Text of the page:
1 University of Bucharest, Romania
DiscussionThroughout the history of the communist regime in Romania art exhibitions were used as soft diplomacy within the Eastern Bloc but also in establishing connections with states of the Global South and capitalist countries. In this paper, I will focus on the 1950s, a decade that had only recently gain scholarly interest in order to show that, far from being completely isolated from the art produced outside the USSR or the Eastern Bloc, Romania put itself on the map of several touring exhibitions featuring Western and Latin American artists. Among them the so-called Italian neo-realist painters (and particularly Renato Guttuso) and the Mexican artists connected to Taler de Grafica Popular seemed to have enjoyed the most consistent state support. While their exhibitions were officially presented as proofs of solidarity on the left front of the arts, they were also used as tools for (re)legitimizing socialist realism.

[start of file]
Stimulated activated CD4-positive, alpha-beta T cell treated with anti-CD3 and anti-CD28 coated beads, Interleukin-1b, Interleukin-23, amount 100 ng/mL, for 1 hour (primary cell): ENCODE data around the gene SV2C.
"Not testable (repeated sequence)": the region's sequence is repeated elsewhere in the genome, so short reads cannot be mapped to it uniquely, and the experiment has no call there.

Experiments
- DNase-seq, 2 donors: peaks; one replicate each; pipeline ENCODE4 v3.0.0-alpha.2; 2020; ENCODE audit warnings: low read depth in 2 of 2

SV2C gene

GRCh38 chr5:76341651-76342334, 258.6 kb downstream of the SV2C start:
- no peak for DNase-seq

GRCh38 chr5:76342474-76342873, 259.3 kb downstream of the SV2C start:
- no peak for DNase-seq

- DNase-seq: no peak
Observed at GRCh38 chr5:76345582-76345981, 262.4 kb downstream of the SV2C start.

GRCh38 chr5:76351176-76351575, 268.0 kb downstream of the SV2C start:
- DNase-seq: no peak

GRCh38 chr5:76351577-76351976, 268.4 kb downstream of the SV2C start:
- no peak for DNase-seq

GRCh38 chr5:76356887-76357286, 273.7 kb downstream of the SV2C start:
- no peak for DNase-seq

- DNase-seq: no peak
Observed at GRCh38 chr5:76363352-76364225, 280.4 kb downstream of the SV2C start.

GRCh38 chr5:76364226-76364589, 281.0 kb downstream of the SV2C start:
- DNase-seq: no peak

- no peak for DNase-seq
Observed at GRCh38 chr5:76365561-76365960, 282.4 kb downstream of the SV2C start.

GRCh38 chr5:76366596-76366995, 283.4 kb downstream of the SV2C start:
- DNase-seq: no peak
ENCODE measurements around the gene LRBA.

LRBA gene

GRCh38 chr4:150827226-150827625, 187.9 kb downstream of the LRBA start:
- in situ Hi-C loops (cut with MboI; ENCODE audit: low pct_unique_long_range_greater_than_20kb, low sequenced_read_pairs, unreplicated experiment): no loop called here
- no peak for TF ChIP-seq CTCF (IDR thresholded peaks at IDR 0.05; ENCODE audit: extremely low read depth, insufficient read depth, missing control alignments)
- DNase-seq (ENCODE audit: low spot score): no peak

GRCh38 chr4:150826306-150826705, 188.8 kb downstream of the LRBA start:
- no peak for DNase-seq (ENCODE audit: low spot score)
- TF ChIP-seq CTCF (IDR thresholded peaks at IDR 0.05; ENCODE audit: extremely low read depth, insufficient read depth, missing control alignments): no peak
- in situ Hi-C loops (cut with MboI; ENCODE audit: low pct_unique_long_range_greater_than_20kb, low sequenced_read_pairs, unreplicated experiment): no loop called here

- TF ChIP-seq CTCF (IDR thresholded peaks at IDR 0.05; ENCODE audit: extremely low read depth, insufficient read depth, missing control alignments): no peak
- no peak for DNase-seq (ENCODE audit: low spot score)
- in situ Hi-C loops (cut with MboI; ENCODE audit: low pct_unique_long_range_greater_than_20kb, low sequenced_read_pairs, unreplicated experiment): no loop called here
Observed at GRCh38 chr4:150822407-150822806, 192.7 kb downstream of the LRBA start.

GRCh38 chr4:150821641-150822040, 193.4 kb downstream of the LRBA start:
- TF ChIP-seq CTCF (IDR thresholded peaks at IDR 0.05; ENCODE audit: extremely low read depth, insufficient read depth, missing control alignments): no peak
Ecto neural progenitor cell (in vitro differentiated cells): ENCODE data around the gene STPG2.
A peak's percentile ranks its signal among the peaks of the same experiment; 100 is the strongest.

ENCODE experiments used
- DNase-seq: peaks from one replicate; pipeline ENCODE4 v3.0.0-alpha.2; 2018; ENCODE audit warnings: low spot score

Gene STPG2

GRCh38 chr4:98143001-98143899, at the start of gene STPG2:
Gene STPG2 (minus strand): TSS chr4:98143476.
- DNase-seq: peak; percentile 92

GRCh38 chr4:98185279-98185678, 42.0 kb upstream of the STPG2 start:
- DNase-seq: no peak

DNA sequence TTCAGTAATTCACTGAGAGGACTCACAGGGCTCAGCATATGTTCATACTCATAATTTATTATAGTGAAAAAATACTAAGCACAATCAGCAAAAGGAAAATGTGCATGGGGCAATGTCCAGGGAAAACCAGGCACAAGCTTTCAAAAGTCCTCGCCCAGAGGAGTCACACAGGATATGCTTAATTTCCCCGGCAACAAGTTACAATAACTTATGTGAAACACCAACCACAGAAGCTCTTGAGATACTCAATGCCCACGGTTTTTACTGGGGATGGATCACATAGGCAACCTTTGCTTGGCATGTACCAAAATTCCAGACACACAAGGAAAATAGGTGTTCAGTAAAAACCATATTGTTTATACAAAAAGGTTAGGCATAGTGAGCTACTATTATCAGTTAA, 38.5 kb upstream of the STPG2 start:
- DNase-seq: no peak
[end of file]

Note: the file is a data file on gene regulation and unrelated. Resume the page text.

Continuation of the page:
My aim is twofold: to retrace how different institutions in socialist Romania cooperated (special designed institutions such as the Romanian Institute for
Cultural Relations with Foreign Countries but also the Artists Union and the
Museum of Art in Bucharest) in organizing art exhibitions during the 1950s,
focusing on the cases mentioned above. Furthermore, I will pinpoint the changes
underwent by their reception along the decade in order to investigate how they
challenged and/or legitimized the discourse of socialist realism in Romania.